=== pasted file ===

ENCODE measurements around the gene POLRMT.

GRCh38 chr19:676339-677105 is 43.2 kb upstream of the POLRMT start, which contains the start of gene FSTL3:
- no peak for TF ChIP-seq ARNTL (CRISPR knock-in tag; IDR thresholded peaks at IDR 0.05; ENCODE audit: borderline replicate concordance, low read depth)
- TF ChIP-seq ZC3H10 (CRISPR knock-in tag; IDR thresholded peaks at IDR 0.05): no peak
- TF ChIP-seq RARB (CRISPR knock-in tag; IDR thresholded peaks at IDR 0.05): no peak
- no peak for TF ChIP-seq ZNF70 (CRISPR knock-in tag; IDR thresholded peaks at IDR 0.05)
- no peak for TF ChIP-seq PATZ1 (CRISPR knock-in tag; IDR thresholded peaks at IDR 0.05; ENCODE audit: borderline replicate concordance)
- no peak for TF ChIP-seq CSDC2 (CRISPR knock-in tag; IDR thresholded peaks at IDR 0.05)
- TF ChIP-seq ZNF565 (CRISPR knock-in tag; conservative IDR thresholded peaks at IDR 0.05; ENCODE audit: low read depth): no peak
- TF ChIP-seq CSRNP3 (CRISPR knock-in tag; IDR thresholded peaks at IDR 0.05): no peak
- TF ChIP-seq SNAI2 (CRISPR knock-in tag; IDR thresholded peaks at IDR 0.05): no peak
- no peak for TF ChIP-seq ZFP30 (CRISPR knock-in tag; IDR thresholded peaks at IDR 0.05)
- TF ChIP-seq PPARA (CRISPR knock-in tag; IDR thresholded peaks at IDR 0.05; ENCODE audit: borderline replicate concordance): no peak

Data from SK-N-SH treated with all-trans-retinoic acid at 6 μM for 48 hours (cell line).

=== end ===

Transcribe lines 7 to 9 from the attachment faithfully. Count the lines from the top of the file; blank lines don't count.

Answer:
- no peak for TF ChIP-seq PATZ1 (CRISPR knock-in tag; IDR thresholded peaks at IDR 0.05; ENCODE audit: borderline replicate concordance)
- no peak for TF ChIP-seq CSDC2 (CRISPR knock-in tag; IDR thresholded peaks at IDR 0.05)
- TF ChIP-seq ZNF565 (CRISPR knock-in tag; conservative IDR thresholded peaks at IDR 0.05; ENCODE audit: low read depth): no peak